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Can You be Arrested for Not Paying Child Support in Pennsylvania?

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Can You be Arrested for Not Paying Child Support in Pennsylvania?

Child support can be an extremely frustrating system for many Pennsylvanians. While it may seem like child support payments are too expensive, or the system is working against you, you should continue to pay child support. There are methods of lowering child support payments if they are too expensive, but failing to pay can lead to severe punishments. In extreme cases, child support non-payment can even lead to arrest.

It is important to consider the consequences when considering how to lower your child support payments, and that you talk to an attorney instead of resorting to self-help. Courts look badly upon attempts to get out of or disobey child support orders. If you are having trouble affording child support or your payments are unfairly high, talk to an attorney today about lowering your payments. The Philadelphia child support attorneys at the Sadek and Cooper Law Offices may be able to help modify your child support orders.

Penalties for Child Support Non-Payment in PA

An order to pay child support is a court order. Like many court orders, the laws of Pennsylvania give judges the ability to enforce orders with harsh penalties. Without these penalties, the courts would have no guarantee that people obey its orders, and a court decision would simply become a piece of powerless paper. Many of the court’s tools to punish child support non-payment are financial, but the law does allow for arrest for intentional refusal to pay.

Financial Punishments

In order to fight failures to pay child support, judges have the ability to order three types of financial penalties against those who refuse to pay: wage garnishment, property liens, and seizure of bank accounts. These processes are legally referred to as “attachment,” a process where, in order to satisfy a debt, the court “attaches” other money to the case and draws from that. In the case of wages, the court can attach a portion of your paycheck directly from your employer. They may also be able to take actions against real estate that you own, attaching that to the case, or seize control of your bank accounts to satisfy payments.

You may also face a surcharge on payments. For payments that are outstanding for at least 30 days, courts can make you pay a 10% penalty on the unpaid money. This means that failing to pay only digs you a deeper financial hole.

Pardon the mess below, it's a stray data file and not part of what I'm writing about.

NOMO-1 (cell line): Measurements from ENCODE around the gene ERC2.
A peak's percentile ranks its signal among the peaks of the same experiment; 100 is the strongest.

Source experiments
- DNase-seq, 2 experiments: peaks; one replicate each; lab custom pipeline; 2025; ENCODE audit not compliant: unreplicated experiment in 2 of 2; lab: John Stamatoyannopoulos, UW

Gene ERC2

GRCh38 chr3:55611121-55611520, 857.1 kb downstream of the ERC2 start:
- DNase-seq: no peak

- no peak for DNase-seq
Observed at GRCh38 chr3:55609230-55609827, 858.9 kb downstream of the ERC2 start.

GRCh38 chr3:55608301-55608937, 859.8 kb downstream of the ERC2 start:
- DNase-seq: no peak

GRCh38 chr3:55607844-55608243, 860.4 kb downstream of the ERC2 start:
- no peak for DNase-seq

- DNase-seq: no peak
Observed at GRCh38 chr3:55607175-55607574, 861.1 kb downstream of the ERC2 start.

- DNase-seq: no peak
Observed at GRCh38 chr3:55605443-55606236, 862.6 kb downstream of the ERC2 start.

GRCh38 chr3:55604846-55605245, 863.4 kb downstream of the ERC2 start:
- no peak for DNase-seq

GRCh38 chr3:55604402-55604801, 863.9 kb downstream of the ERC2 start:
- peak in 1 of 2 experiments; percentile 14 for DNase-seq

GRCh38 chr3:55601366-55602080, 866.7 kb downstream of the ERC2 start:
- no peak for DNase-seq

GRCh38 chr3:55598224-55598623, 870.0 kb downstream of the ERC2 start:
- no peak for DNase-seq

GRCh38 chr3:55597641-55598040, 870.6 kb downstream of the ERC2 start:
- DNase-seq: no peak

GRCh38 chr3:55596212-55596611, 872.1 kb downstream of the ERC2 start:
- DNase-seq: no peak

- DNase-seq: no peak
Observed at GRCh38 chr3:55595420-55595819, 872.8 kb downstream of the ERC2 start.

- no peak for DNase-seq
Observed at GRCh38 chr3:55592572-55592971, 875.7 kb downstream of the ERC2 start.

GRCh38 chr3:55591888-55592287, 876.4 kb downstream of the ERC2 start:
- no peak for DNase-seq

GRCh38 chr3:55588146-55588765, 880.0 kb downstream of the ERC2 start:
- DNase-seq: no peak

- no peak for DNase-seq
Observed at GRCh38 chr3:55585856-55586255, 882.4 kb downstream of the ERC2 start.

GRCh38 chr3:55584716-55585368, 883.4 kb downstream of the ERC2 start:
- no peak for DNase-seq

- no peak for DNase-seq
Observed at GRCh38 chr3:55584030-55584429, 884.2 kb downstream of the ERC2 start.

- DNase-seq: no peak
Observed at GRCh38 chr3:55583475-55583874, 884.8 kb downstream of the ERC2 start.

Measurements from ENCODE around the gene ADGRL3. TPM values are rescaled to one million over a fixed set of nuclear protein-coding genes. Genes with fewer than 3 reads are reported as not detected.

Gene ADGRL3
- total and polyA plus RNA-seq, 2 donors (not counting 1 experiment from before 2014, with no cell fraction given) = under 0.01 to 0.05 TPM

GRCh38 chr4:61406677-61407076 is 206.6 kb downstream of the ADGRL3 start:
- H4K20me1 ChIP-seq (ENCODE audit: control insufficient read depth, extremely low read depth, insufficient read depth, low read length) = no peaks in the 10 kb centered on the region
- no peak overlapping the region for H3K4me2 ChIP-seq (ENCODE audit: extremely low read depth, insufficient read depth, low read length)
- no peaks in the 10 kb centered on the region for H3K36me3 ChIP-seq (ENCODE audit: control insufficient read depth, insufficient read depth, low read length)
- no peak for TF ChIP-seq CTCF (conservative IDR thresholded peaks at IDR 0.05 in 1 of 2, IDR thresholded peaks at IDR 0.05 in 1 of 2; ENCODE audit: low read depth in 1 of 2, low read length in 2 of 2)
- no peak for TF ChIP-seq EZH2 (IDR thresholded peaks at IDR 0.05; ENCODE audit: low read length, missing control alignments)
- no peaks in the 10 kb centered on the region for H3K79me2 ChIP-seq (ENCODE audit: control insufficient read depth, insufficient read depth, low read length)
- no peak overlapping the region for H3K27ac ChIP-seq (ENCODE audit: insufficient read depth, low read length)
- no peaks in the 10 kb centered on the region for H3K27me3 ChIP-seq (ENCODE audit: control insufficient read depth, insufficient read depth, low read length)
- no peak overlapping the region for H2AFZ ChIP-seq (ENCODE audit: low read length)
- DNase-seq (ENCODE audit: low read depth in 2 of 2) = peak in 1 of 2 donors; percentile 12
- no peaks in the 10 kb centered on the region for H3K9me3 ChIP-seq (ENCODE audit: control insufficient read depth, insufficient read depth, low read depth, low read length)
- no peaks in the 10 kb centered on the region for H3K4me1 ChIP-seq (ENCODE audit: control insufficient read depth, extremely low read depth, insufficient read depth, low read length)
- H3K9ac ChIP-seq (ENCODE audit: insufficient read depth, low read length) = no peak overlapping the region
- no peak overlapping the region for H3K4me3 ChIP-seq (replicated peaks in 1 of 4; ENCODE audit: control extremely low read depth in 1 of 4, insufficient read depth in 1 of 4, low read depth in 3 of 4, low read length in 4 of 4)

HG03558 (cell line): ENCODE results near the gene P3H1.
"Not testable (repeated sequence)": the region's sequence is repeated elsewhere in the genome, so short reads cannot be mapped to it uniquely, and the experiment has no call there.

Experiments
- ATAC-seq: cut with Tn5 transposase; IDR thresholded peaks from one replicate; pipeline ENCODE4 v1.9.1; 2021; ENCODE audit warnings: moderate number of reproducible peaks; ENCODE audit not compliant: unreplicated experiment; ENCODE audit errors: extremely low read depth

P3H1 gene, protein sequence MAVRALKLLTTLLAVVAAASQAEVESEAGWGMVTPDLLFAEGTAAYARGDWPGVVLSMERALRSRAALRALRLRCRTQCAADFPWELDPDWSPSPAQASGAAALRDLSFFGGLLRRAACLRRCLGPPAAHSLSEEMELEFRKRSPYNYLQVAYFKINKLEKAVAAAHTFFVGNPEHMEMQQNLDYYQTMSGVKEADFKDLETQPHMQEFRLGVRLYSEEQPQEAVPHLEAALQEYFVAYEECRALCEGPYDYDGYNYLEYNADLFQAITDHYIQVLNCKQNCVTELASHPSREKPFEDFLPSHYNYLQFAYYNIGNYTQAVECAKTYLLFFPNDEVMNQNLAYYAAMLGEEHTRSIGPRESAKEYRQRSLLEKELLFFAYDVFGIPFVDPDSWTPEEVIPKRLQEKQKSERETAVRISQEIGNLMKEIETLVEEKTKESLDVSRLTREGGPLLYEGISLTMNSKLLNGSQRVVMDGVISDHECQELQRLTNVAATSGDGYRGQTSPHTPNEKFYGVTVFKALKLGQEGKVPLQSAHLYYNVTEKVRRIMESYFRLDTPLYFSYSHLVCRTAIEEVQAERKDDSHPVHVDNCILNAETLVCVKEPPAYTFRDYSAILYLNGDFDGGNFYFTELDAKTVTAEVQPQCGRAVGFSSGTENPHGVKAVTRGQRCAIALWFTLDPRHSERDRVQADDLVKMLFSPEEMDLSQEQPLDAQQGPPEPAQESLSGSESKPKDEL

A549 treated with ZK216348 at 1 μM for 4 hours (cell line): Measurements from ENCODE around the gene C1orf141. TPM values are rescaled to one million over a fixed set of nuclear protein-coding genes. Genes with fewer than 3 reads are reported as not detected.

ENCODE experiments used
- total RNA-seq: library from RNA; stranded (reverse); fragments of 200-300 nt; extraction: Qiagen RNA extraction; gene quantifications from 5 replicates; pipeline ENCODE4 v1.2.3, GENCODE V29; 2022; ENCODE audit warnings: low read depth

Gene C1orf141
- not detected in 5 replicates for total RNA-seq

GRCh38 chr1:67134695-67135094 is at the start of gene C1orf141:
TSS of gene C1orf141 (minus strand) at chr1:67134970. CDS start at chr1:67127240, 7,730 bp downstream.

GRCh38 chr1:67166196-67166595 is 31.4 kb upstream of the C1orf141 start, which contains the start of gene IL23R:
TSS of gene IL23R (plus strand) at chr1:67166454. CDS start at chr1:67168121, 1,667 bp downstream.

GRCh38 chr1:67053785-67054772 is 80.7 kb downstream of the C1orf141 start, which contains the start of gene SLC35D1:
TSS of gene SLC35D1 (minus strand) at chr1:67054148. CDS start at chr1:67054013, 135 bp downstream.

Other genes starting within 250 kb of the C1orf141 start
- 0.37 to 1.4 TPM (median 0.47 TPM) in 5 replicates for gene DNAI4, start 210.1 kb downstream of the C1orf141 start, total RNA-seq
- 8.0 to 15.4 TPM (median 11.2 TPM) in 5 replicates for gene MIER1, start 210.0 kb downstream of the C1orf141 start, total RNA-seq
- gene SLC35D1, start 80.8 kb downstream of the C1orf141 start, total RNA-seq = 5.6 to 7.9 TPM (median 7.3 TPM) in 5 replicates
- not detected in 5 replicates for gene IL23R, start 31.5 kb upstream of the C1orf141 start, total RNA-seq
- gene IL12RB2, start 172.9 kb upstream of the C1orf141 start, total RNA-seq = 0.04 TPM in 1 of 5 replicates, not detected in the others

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Civil Contempt

The last, and most harsh, penalty for disobeying a child support order is “civil contempt.” This is like a criminal charge, in that you can be sent to jail, but with extra rules that keep it less than criminal. While, a crime is punished with a jail term that you cannot avoid, civil contempt only holds you in jail as long as you continue to violate the order. This means that you can be arrested and put in jail for intentionally refusing to pay, but they will release you as soon as you make the payments.

Civil contempt is still very harsh, and can hold you in jail for up to six months if you continue to refuse payment. In addition, you could face a fine up to $1,000 and a period of probation that lasts no longer than one year. Probation would mean you need to follow specific rules, check in with a probation officer, and remain free from criminal conduct.

Lowering Child Support Payments in PA

If you are having trouble paying the required child support for your PA case, it may be that the ordered support amounts are simply too high. If you recently had a big life change, you might be entitled to lowered payments. Rather than lowering payments on your own, it is vital that you talk to an attorney, go to court, and have a judge lower the payments for you. Alternatively, your lawyer could talk to the other parent’s lawyer and try to come to an agreement with lowered child support amounts.

Pennsylvania Child Support Lawyers

For any “material and substantial change in circumstances” in your financial life, you might be entitled to a child support modification. This can include things like changes in income, medical expenses, or other expenses. If the child’s custodial parent gets a higher-paying job, moves in with someone else, or remarries, their life changes might also entitled you to lowered payments. Talk to an attorney to see what changes you might be entitled to.

Pennsylvania Child Support Lawyers

The Pennsylvania family lawyers at The Sadek and Cooper Law Offices might be able to help you get your child support payments reduced. In any case, do not resort to lowering the payments yourself or stopping payments. If you are facing penalties for non-payment, our lawyers may be able to fight the case against you and keep you from wage garnishment, liens, fines, and jail time. Call 215-814-0395 today for a free consultation on your child support case.

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